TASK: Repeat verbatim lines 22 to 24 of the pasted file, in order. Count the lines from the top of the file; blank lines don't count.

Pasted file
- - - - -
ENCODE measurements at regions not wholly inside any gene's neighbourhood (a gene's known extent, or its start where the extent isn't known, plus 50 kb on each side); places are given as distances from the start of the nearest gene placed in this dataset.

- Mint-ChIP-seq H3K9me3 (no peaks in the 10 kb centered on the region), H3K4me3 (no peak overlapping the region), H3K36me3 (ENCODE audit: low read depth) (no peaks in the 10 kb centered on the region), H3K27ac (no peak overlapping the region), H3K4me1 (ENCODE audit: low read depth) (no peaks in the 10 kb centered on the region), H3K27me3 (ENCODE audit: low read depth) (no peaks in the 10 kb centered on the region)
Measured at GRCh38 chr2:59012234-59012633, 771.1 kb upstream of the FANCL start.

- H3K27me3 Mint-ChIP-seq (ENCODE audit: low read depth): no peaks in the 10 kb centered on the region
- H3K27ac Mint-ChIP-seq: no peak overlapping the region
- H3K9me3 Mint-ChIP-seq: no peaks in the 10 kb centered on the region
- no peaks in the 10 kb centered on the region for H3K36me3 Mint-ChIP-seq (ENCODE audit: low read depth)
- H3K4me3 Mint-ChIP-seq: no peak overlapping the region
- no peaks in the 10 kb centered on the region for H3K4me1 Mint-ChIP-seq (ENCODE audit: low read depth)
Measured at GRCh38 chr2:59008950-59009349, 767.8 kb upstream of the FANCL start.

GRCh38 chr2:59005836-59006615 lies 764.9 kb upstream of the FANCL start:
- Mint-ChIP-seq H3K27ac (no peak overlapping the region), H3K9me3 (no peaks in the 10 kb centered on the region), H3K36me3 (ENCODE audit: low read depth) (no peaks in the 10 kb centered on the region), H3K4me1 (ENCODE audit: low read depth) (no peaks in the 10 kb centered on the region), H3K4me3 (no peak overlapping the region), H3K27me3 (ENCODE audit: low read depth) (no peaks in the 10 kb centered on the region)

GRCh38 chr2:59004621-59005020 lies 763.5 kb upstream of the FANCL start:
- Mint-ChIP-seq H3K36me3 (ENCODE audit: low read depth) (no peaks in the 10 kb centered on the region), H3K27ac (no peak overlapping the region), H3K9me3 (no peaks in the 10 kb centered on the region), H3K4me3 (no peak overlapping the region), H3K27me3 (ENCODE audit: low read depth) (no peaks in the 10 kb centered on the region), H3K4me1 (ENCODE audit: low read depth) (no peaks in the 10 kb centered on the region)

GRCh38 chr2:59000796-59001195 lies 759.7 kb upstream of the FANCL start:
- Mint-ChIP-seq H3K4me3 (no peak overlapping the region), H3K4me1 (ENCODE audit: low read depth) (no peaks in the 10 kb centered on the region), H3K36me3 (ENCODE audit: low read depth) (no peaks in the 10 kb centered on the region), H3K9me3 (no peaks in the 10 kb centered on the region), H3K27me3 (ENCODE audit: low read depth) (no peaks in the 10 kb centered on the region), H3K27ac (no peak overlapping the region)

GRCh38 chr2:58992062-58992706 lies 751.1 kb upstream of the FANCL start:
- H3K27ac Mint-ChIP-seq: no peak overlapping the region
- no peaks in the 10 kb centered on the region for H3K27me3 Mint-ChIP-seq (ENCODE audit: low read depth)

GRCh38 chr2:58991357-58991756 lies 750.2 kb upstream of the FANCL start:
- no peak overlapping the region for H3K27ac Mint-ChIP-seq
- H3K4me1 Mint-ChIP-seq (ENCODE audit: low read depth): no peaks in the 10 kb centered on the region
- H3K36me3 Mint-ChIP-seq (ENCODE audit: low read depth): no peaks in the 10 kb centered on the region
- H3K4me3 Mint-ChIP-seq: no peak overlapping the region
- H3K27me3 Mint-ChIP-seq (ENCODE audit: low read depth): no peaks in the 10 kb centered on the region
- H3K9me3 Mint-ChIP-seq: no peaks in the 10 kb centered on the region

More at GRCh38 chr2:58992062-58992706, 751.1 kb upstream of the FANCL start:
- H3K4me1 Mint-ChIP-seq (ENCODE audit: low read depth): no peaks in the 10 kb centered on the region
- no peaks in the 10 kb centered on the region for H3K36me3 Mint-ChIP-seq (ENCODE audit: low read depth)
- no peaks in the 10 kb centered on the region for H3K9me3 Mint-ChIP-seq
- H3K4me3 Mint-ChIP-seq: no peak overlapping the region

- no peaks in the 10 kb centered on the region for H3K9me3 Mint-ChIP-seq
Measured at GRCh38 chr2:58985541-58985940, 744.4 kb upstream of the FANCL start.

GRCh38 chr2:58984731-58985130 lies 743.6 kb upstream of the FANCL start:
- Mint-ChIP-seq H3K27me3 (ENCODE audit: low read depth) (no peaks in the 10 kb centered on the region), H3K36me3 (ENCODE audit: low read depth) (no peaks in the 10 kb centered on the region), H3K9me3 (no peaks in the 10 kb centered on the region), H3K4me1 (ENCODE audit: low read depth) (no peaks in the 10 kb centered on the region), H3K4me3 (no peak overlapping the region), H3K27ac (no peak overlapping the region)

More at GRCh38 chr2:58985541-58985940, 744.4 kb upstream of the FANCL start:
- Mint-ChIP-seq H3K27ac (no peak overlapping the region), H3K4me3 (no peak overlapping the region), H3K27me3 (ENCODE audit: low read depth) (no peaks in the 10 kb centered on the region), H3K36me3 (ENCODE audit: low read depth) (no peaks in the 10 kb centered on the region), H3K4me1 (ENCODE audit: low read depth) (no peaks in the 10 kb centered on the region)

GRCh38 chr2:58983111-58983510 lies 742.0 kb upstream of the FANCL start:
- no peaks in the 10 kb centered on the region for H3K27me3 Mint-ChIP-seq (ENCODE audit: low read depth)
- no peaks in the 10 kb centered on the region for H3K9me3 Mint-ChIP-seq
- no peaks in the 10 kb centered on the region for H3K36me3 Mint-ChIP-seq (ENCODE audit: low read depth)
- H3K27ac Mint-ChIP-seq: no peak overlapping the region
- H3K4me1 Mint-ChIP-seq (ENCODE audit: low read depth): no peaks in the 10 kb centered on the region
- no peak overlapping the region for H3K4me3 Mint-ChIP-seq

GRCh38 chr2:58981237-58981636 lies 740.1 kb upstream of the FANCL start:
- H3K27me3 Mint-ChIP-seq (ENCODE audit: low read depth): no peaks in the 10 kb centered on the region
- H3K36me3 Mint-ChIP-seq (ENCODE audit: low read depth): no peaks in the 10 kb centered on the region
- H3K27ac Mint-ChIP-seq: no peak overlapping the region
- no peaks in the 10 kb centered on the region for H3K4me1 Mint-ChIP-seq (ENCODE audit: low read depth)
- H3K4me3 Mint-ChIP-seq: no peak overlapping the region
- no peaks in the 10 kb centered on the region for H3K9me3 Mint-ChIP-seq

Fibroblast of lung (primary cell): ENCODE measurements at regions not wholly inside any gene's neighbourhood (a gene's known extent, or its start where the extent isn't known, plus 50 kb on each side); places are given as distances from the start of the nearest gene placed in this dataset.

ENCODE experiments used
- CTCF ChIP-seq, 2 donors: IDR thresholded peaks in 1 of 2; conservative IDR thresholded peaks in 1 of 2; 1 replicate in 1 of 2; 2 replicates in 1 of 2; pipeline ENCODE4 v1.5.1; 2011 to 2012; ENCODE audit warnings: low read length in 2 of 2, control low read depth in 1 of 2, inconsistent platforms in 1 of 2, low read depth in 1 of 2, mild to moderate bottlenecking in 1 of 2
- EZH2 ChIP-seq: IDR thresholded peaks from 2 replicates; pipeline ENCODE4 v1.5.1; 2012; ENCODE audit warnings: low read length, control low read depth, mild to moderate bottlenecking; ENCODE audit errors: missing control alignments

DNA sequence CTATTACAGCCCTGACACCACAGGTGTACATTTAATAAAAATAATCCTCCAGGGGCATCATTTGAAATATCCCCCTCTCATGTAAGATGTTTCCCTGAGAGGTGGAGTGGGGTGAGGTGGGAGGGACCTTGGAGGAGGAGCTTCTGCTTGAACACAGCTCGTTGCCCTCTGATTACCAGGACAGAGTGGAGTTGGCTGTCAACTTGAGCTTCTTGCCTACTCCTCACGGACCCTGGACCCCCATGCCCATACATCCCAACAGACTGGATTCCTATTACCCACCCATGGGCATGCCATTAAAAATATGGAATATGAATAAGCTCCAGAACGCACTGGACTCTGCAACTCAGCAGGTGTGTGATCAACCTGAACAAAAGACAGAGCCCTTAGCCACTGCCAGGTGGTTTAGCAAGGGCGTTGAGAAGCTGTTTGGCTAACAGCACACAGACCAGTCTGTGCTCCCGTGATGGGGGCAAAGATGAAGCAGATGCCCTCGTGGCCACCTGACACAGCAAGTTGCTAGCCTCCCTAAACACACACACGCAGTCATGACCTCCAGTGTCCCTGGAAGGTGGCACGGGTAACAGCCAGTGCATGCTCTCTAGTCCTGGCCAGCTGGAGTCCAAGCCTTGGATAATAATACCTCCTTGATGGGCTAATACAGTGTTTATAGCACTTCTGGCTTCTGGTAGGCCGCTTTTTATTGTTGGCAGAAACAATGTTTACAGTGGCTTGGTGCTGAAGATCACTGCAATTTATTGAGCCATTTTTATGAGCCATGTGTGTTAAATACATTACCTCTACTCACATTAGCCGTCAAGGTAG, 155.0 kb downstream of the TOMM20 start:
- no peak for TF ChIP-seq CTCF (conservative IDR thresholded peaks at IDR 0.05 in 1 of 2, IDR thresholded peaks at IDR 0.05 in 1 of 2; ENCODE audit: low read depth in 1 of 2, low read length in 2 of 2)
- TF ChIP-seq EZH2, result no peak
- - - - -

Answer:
- H3K4me1 Mint-ChIP-seq (ENCODE audit: low read depth): no peaks in the 10 kb centered on the region
- H3K36me3 Mint-ChIP-seq (ENCODE audit: low read depth): no peaks in the 10 kb centered on the region
- H3K4me3 Mint-ChIP-seq: no peak overlapping the region